The 1858 trial of the Mughal Emperor Bahadur Shah II Zafar for crimes against the state
AuthorBell, Lucinda Downes
Faculty of Law
MetadataShow full item record
Document TypePhD thesis
CitationBell, L. D. (2004). The 1858 trial of the Mughal Emperor Bahadur Shah II Zafar for crimes against the state, PhD thesis, Faculty of Law, The University of Melbourne.
Access StatusOpen Access
Deposited with permission of the author. © 2004 Lucinda Downes Bell
In 1857, hostilities broke out against the ‘rule’ of the East India Company (EIC) in northern India.Measures to suppress the hostilities, known as the 'Mutiny', 'Rebellion' or 'War' of 1857', included legislation enacted by the EIC's Government of India criminalising 'rebellion' and 'waging war' and establishing temporary civil and military commissions. From 1857 to 1859, the Government of India tried soldiers and civilians, including the last Mughal Emperor, the King of Delhi Bahadur Shah II, for their conduct during the hostilities. The law and trials have not previously been the subject of study. his thesis assesses the validity, according to the international law of the time, of the trial by military commission of the King of Delhi in 1858. The research and writing of this study is original for no review of the trial according to international law has previously been attempted. This thesis assesses the validity, according to the international law of the time, of the trial by military commission of the King of Delhi in 1858. The research and writing of this study is original for no review of the trial according to international law has previously been attempted. The central hypothesis is that the trial was in breach of the international law of the time. The thesis demonstrates that the King of Delhi was a Sovereign recognised by Britain and under its protection until he was deposed three months before the trial. The thesis contends that his status as a recognised Sovereign, which according to the long-established rule of sovereign immunity precluded prosecution in the courts of another State, should have been considered sufficient to entitle him to immunity from prosecution. The criminal trial of a recognised Sovereign was without precedent. The thesis also contends that the apparent basis for the assertion of jurisdiction over the King or Delhi, that he became a British national through the extension of protection to the Kingdom or Delhi in 1803, was untenable in law. According to State practice of the time, protection of one State by another neither deprived the protected State of sovereignty nor effected a change in nationality. The thesis suggests that sovereign immunity was deliberately overridden on the grounds of his status as a protected king, the gravity of his crimes or on both grounds. Unprecedented in 1858, these grounds formed the basis for later challenges to the doctrine of sovereign immunity by plaintiffs in Britain. While neither ground found support in the law of the time, they signalled a new appetite to pierce the shield of sovereign immunity. The thesis concludes that the trial of the deposed and protected King of Delhi, Bahadur Shah, by a British court-martial in 1858, was both invalid according to the international law of the time and heralded an emerging international trend in favour of Head of State accountability.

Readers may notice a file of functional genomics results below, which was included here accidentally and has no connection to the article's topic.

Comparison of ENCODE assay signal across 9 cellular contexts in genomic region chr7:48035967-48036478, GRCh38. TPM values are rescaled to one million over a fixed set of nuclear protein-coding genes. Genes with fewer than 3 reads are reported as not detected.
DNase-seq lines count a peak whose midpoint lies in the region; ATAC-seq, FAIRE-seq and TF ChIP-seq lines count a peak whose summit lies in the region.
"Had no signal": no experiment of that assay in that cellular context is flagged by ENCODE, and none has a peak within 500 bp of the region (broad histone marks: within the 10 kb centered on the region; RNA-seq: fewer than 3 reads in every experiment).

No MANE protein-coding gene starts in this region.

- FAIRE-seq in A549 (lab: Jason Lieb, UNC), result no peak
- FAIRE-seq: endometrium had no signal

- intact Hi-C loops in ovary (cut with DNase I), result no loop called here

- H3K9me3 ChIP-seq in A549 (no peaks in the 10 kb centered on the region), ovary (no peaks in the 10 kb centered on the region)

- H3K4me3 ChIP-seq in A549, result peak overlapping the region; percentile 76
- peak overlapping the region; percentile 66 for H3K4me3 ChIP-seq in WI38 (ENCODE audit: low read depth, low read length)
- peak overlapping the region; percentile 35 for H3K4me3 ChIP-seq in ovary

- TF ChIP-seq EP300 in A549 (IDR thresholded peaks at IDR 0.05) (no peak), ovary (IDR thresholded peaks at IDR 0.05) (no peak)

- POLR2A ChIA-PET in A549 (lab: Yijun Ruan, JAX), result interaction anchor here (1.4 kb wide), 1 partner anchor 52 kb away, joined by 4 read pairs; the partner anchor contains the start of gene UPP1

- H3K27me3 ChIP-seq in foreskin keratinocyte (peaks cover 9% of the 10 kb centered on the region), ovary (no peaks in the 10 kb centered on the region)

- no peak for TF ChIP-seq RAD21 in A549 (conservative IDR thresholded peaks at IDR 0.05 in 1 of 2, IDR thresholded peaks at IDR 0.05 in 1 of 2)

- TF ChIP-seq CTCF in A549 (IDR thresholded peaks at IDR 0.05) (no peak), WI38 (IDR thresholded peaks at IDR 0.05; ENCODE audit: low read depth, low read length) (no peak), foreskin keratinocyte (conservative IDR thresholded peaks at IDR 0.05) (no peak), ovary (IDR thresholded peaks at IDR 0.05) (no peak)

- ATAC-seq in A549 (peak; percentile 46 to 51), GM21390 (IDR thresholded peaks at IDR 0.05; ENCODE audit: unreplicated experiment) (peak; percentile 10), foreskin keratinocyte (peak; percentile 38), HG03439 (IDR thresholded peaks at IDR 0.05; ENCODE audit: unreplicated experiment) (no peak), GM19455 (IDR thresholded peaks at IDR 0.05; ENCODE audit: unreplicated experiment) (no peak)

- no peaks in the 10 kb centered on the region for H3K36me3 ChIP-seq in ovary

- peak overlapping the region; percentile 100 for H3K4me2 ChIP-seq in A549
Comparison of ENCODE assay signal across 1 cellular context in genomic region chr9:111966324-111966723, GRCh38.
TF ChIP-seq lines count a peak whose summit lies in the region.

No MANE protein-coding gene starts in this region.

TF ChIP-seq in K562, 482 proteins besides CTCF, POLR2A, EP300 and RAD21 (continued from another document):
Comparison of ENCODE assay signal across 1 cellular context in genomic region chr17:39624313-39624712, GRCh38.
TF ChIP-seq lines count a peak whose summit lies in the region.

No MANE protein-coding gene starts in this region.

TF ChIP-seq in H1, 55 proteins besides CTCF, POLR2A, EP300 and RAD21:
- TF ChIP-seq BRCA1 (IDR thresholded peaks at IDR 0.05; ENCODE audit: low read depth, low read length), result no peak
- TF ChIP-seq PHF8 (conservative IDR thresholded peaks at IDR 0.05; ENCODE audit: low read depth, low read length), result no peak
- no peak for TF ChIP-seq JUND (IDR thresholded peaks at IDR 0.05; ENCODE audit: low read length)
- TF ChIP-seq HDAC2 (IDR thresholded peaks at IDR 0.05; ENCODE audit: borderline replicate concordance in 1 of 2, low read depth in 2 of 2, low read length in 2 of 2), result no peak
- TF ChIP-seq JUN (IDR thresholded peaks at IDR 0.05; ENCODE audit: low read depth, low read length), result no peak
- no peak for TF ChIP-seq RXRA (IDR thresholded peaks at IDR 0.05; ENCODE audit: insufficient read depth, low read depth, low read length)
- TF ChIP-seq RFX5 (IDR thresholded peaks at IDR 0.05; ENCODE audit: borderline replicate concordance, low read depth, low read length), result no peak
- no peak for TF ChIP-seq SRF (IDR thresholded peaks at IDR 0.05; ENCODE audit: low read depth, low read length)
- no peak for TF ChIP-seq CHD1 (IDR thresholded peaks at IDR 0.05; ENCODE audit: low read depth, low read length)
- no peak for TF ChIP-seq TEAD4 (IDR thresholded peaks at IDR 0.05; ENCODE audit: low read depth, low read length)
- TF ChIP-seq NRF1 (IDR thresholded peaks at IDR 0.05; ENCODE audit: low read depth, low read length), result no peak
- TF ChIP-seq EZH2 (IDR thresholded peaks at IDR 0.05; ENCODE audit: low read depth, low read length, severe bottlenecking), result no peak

KeywordsEast India Company; violation of sovereignty; International law; Mogul empire; India; history; Sepoy Rebellion; 1857-1858
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